Noah earned his first nomination for best comedy album at the 2020 show with Son of Patricia, losing to Dave Chappelle’s Sticks & Stones. He’s battling the comedy king again on Sunday, alongside other Black icons: Chris Rock (Selective Outrage) and Wanda Sykes (I’m An Entertainer). All of their specials aired on Netflix; Sarah Silverman’s Someone You Love, on HBO, round out the nominees.
More from The Hollywood Reporter
“I’m nominated alongside my heroes: Wanda Sykes, Chris Rock and Dave Chappelle. I don’t ever take those moments for granted. I think to myself how crazy it is to even be in the same category as these people,” Noah tells The Hollywood Reporter. “When I was thinking of [doing] comedy, Dave Chappelle was already an accomplished comedian. When I was thinking of starting to maybe tell somebody a joke, Chris Rock was already one of the biggest comedians in the world, and the same goes for Wanda Sykes. So I have never been somebody who is in a rush to win or to be thought of as the best at anything. I’m really, really, really not even saying this just to be humble or anything. I’m really happy and grateful to just be in that company.”
The 39-year-old, who is in competition with acts in their 50s, adds: “I almost want to savor that even more because what an experience, what a journey to be on. That’s just mind-blowing for me. These are my mentors and my friends. This is a surreal experience.”
Noah is nominated with I Wish You Would, while Chappelle — who has won best comedy album four times — is up with What’s In A Name? “I’m glad that it’s happening in my fourth year [hosting the awards], because I think in my first year, that would’ve been an emotional overload. Being nominated for a Grammy is so momentous that I don’t know how you could focus on hosting a show at the same time. And hosting the show is so much stress and there’s so much that’s happening live that you don’t want to be distracted by this idea that you may or may not win an award. This is may be the perfect time for it to happen.”
Noah, a two-time Emmy winner, could make history with his first Grammy win — and others could also set records on Sunday night. SZA’s SOS could become the first album by a Black woman to win album of the year in 25 years, while Taylor Swift could become the first artist to win the top award four times with Midnights. And others could win their first-ever Grammy after years of releasing music, including Lana Del Rey, Miley Cyrus, Nicki Minaj, Victoria Monét and more.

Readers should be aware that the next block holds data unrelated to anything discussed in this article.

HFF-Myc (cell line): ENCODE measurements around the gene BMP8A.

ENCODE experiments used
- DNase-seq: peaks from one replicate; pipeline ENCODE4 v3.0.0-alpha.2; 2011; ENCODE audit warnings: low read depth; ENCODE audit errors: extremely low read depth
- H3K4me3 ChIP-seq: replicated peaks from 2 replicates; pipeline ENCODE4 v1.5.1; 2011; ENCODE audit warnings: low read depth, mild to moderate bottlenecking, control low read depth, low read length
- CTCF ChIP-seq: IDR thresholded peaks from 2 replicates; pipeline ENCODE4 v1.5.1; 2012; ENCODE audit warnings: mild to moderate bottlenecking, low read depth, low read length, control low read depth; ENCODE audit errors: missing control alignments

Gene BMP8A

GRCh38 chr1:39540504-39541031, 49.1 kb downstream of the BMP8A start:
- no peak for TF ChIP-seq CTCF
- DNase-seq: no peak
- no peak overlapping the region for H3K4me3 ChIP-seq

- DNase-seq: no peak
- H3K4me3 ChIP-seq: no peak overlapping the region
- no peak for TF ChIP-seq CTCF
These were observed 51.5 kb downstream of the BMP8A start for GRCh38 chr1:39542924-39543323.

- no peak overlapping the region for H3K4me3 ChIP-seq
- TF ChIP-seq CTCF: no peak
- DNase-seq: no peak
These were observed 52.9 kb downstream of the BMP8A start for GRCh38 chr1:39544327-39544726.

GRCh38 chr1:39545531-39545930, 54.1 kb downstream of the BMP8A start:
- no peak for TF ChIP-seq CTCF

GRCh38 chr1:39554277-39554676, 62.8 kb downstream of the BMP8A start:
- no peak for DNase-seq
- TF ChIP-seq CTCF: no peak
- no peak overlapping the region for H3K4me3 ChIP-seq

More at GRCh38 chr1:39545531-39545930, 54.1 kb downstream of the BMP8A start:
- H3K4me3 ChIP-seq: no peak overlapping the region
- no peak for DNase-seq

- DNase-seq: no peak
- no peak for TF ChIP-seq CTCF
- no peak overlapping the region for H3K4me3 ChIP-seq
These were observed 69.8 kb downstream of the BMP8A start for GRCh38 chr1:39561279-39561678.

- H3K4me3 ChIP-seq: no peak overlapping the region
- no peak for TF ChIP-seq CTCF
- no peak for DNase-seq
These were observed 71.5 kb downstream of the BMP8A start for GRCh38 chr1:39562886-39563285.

“I would hope that something like that could happen. Any time history can be made, I’m always in favor of it because I always think, ‘If you can just knock down that first domino, then hopefully the rest follow.’ And so I’m always rooting for people to break records,” says Noah, who hosted last year when Beyoncé became the most decorated artist in Grammy history with her 32nd win.
“I’m rooting for Beyoncé to break the most wins. I’m rooting for Taylor Swift to win the most albums. I’m rooting for SZA to become the first—. There’s just something magical about seeing somebody’s journey culminate in the making of history. What’s tough about these categories is that almost every single person in them is someone who I believe deserves to win that award. And that’s the one thing that sucks about awards is that not everybody can win,” he adds.
Noah says he doesn’t vote for the winners, which makes his hosting gig a bit easier: “I’m not part of the voting contingency, and I’m actually glad because then nobody can come up to me and say, ‘Who did you vote for? What did you do?’ Luckily, I don’t have that stress on my shoulders.”